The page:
Second, AdHouse is donating 100% of the proceeds from sales of any of Josh’s stuff directly to Josh for the next three weeks. If you ever wanted to check out the work of one of the best cartoonists of his generation, there’s never been a better time.
Some cool comics just got a lot easier to get your hands on. Chris Pitzer of AdHouse Books — the stalwart and stunningly designed publishing imprint behind the likes of Jim Rugg & Brian Maruca’s Afrodisiac, Josh Cotter’s Skyscrapers of the Midwest and Driven by Lemons, James Jean’s Process Recess art books, and Pulphope: The Art of Paul Pope — today announced the creation of AdDistro, a new distribution effort that will make comics from small publishers and self-publishers available for purchase through AdHouse proper. The first three additions to the roster are London-based Nobrow Press, Canada’s Koyama Press, and creator Malachi Ward. Pitzer’s got quite an eye for quality, so if you’ve enjoyed AdHouse offerings in the past, I’m sure these newcomers are well worth a look. Might I suggest starting with Michael DeForge’s excellent, award-winning Lose series from Koyama?
On Friday, publisher Alvin Buenaventura announced he had shut down his imprint Buenaventura Press as of this past January, due to a single knockout legal/financial blow. Publicly available details are few, in keeping with the private way the move has been handled for the past six months. But comics creators and critics en masse are mourning BP’s demise and reading the tea leaves as to where its publisher, artists, and entire brand of comics will land.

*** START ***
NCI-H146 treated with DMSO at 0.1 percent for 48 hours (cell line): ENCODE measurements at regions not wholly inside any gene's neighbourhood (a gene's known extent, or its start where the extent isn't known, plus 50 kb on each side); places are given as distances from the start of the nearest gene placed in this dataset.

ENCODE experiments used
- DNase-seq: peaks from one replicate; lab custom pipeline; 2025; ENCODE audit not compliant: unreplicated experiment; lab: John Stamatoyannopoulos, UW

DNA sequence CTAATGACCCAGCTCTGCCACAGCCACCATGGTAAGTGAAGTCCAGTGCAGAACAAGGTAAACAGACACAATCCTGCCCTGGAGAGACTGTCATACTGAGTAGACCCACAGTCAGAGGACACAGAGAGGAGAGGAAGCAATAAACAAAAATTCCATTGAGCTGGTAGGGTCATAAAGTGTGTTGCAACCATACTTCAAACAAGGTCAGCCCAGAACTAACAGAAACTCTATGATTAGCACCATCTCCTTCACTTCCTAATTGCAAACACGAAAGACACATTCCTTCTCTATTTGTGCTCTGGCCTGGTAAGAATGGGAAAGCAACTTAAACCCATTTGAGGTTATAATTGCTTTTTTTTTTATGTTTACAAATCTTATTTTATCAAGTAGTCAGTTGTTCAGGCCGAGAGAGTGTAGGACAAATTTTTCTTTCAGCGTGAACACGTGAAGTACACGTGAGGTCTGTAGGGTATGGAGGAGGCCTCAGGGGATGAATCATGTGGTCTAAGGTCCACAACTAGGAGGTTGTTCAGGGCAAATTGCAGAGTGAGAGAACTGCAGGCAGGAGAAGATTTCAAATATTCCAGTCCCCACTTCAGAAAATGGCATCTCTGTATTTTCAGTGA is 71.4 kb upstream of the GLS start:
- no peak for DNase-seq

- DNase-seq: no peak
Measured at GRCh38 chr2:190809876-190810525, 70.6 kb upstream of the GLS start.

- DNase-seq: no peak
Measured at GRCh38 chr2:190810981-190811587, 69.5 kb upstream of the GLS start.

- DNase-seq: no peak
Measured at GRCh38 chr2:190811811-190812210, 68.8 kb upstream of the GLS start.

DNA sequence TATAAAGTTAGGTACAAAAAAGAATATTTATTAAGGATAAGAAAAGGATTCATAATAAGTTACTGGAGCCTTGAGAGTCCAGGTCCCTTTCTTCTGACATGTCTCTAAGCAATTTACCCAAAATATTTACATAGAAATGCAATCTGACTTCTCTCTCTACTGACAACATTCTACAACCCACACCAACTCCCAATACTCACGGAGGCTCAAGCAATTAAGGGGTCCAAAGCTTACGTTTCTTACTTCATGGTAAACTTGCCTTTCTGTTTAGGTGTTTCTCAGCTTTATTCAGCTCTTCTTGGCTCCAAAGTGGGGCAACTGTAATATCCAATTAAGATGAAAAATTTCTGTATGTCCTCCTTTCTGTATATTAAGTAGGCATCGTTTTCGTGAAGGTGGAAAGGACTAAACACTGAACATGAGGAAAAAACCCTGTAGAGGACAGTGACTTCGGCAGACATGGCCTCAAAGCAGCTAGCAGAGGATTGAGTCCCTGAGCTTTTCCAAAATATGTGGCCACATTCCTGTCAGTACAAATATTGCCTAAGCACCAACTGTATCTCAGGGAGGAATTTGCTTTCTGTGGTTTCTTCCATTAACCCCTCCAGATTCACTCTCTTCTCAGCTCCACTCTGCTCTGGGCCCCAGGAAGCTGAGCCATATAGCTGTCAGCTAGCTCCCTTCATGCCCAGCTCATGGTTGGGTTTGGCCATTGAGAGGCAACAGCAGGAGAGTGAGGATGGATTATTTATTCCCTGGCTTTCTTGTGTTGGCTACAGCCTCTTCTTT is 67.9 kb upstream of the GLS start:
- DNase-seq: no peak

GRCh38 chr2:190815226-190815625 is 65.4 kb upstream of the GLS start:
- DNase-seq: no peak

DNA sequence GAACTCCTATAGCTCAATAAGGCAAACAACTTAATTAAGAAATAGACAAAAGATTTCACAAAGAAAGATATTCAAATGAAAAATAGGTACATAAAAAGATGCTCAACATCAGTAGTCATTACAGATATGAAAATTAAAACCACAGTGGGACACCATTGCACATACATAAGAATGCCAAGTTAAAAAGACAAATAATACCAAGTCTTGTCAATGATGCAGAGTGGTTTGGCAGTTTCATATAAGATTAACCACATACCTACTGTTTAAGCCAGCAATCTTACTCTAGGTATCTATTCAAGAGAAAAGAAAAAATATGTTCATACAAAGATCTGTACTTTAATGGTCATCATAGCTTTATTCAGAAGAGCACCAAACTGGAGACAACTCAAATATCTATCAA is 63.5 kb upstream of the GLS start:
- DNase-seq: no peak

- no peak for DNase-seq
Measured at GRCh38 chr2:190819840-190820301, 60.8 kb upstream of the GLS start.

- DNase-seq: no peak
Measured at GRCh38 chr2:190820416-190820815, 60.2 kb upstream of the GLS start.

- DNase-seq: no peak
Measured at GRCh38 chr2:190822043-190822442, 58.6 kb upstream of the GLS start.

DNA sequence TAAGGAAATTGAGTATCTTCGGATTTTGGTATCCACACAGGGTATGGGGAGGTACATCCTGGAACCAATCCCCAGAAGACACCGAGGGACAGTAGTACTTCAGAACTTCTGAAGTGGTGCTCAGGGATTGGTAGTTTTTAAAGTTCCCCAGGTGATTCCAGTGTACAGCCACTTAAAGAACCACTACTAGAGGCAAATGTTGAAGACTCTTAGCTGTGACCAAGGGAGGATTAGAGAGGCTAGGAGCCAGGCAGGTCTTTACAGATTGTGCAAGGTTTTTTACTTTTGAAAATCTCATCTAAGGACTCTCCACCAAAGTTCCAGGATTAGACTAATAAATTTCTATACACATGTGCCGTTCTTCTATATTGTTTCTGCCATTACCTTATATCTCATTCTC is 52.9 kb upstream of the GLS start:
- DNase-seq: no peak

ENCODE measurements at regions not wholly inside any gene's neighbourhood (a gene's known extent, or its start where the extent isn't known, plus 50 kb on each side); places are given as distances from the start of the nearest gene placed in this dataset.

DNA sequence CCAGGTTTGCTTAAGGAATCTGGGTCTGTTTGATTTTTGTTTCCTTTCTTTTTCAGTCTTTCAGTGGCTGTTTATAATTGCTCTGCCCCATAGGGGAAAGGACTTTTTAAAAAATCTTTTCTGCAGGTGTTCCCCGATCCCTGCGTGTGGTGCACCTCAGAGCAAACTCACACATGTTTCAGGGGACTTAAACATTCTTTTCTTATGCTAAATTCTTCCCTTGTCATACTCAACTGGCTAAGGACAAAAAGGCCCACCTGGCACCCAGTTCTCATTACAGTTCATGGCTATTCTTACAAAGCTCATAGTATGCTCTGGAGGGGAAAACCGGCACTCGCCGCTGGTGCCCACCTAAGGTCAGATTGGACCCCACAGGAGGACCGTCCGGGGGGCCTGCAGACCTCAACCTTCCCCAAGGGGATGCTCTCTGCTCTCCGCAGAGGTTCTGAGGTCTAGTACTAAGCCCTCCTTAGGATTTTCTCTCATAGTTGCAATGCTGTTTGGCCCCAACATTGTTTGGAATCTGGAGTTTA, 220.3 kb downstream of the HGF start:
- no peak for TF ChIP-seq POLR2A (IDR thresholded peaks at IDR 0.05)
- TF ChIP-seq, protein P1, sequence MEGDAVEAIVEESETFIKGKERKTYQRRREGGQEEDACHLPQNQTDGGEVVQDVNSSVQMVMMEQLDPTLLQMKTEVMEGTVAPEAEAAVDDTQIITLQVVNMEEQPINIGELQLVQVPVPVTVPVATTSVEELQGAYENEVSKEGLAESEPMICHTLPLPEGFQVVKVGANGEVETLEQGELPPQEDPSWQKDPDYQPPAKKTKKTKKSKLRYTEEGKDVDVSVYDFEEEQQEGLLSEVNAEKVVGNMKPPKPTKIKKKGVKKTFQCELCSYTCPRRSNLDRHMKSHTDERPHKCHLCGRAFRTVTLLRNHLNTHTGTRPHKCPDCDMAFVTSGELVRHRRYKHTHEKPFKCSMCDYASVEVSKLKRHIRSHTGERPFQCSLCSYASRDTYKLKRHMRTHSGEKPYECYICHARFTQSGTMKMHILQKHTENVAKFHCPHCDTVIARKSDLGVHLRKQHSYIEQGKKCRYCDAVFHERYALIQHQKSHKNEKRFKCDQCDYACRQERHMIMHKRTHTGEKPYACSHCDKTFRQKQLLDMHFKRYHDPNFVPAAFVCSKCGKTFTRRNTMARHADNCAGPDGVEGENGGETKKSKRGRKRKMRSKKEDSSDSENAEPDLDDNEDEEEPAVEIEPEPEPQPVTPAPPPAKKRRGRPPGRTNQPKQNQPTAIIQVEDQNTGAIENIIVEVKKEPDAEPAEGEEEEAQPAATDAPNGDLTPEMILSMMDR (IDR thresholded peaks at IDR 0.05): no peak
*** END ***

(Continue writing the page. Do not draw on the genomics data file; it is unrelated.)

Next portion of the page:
Robot 6 reached out to several of the artists published by Buenaventura, as well as a few of his fellow publishers, for their reaction:
Working with Alvin over the years has been really amazing. He has introduced me to a lot of magical and influential artists and hooked me up with tons of inspiring and perverted books. His place has awesome shit scattered all over- mountains of crazy books, toys, memorabilia, gigantic figures, artwork- it’s like a bomb went off. Now that he’ll be taking a break from the business we’ll finally have more time to play Rock Band and trip out on weird TV shows.
–Matt Furie, writer/artist, Boy’s Club
Regular readers of Robot 6 will not be surprised to read we’re fans of Jim Rugg‘s work. Rugg and I recently did an email interview regarding his latest collaboration with Brian Maruca, Afrodisiac (AdHouse). The book is described here as: “Inspired by the blaxploitation films of the 1970s and classic superhero comics, the Afrodisiac collects art and comics starring the original super badass and featuring cool cars, sexy women, scary monsters, self-righteous superheroes, corrupt cops, aliens, Dracula, Richard Nixon.” Any interview so deeply focused on an unforgettable independent work of this caliber is a blast–partially also thanks to the wacky turns our discussion takes, including into the realm of Wolverine. My thanks to Rugg for his time and to longtime pal of mine (as well as a great publisher), AdHouse’s Chris Pitzer, for his assistance in arranging the interview.